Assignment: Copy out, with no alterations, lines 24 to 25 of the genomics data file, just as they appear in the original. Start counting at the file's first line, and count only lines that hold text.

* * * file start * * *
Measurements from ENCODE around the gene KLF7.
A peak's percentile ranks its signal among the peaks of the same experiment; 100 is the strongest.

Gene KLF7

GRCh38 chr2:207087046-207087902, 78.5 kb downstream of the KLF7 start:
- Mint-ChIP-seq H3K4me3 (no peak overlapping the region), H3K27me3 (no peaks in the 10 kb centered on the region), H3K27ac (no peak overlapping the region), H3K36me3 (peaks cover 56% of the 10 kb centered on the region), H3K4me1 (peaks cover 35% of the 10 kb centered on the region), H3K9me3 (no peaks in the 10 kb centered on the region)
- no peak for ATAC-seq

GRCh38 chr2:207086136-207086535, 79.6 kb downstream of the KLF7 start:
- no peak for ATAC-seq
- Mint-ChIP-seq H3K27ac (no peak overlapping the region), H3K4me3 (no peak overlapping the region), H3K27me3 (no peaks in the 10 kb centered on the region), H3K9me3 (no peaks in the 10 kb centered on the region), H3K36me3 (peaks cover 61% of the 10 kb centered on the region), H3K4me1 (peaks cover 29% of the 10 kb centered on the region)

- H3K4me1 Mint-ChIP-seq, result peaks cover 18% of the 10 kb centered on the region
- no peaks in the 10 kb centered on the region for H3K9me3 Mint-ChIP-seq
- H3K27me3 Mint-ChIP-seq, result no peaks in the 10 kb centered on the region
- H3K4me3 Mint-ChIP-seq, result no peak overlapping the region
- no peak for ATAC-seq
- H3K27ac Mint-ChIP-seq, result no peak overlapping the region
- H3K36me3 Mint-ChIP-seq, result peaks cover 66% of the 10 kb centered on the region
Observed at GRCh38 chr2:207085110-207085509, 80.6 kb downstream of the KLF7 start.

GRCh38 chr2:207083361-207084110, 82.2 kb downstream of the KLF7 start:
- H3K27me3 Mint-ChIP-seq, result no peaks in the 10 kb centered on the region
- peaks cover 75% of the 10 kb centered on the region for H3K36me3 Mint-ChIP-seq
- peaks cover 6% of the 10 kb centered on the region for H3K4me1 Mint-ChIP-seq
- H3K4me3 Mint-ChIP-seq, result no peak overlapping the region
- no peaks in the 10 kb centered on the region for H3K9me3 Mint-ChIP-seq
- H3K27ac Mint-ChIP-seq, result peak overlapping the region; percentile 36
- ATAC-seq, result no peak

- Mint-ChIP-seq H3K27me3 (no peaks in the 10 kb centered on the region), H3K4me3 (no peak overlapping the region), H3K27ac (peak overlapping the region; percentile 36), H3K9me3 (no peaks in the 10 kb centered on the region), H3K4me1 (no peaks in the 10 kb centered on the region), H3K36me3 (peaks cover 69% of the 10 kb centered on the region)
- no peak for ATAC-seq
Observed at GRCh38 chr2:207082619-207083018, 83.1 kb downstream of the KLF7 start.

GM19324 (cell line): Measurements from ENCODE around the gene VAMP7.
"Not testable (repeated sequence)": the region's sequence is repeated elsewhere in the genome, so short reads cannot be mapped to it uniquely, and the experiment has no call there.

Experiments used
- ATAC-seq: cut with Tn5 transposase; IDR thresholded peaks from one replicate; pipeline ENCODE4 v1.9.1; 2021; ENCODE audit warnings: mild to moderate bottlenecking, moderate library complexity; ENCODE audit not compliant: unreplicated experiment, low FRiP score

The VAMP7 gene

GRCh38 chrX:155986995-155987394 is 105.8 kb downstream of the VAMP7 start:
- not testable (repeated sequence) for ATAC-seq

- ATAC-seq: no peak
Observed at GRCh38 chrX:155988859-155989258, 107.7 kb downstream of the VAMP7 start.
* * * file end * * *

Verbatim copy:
- H3K27ac Mint-ChIP-seq, result peak overlapping the region; percentile 36
- ATAC-seq, result no peak